Chapter

Citizens as Spectators: Citizenship as a Communicative Practice on the Eastern Indonesian Island of Sumba

Joel C. Kuipers

in Cultural Citizenship in Island Southeast Asia

Published by University of California Press

Published in print October 2003 | ISBN: 9780520227477
Published online May 2012 | e-ISBN: 9780520935693 | DOI: http://dx.doi.org/10.1525/california/9780520227477.003.0006
Citizens as Spectators: Citizenship as a Communicative Practice on the Eastern Indonesian Island of Sumba

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This chapter argues that Weyewa people understand their own cultural citizenship as a social activity called the practice of audiencing; they do not regard it, in the manner of official national citizenship, as a set of rights and duties or as the consciousness of membership in the national community. The study presents a historical view of the changing Weyewa verbal performances from the late nineteenth century to the present. In the late nineteenth and early twentieth centuries, the paradigmatic Weyewa citizen was the “angry man,” whose verbal performance in poetic couplet form was reinforced by his standing as a protector of local politics and as a recruiter of labor. The “angry men” based their claims to loyalty on kinship obligations, charismatic verbal performances, and the coercive manipulation of debts. Dutch colonial officials found their performances a threat to their rule.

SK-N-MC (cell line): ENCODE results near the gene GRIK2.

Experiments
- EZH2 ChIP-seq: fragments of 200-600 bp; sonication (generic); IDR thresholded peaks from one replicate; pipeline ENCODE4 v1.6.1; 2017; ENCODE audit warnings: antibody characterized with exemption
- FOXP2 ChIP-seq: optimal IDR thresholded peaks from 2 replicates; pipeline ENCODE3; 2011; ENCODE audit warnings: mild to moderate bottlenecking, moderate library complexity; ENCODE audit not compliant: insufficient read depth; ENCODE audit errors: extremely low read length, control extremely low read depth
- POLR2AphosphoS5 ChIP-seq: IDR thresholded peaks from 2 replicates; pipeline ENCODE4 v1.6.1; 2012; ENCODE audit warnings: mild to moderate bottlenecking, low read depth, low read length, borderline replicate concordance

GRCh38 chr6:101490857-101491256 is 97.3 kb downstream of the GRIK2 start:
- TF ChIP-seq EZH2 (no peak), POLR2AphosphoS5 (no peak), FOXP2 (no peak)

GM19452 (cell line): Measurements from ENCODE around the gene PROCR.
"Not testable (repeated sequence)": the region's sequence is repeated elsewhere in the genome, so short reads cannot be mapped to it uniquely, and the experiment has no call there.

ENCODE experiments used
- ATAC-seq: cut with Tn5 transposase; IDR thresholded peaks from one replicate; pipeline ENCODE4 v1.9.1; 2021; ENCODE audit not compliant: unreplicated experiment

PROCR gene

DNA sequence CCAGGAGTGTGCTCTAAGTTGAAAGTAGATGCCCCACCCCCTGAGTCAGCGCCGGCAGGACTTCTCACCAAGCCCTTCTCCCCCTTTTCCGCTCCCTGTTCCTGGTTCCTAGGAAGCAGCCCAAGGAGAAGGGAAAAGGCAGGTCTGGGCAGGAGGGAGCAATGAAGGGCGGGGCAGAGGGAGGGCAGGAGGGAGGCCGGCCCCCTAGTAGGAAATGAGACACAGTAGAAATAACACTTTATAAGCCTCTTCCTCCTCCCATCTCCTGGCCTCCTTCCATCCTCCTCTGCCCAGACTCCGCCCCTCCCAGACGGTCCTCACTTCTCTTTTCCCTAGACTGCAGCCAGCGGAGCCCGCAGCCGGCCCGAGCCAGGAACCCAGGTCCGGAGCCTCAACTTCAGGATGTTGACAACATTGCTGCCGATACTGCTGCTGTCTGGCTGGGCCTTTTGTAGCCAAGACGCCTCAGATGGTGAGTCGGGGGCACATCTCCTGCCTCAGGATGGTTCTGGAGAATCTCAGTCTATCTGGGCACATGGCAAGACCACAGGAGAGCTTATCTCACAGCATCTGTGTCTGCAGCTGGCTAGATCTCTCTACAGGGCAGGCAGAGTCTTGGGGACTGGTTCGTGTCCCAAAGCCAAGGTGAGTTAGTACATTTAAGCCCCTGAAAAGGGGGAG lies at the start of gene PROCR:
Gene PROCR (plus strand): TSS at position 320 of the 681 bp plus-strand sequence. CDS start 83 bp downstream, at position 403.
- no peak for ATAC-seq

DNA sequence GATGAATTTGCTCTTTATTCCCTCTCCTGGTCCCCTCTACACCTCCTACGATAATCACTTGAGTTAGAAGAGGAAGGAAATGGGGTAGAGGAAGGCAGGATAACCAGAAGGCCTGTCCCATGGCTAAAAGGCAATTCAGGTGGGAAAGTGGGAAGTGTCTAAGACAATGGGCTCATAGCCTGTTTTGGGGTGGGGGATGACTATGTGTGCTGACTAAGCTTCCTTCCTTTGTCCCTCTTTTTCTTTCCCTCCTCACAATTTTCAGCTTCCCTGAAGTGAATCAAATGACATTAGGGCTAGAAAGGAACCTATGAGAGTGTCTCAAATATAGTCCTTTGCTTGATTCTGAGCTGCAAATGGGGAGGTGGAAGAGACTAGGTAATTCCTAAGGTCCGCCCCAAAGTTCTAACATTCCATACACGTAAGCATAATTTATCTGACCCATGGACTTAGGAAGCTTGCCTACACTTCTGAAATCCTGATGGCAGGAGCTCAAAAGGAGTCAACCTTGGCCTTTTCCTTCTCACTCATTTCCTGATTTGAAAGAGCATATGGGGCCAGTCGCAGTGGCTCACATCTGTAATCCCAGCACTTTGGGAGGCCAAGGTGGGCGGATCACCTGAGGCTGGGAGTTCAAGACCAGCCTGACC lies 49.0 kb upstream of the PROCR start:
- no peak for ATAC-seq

Keywords: Weyewa people; audiencing; cultural citizenship; verbal performances; Dutch colonialism; angry men

Chapter.  10334 words. 

Subjects: Anthropology

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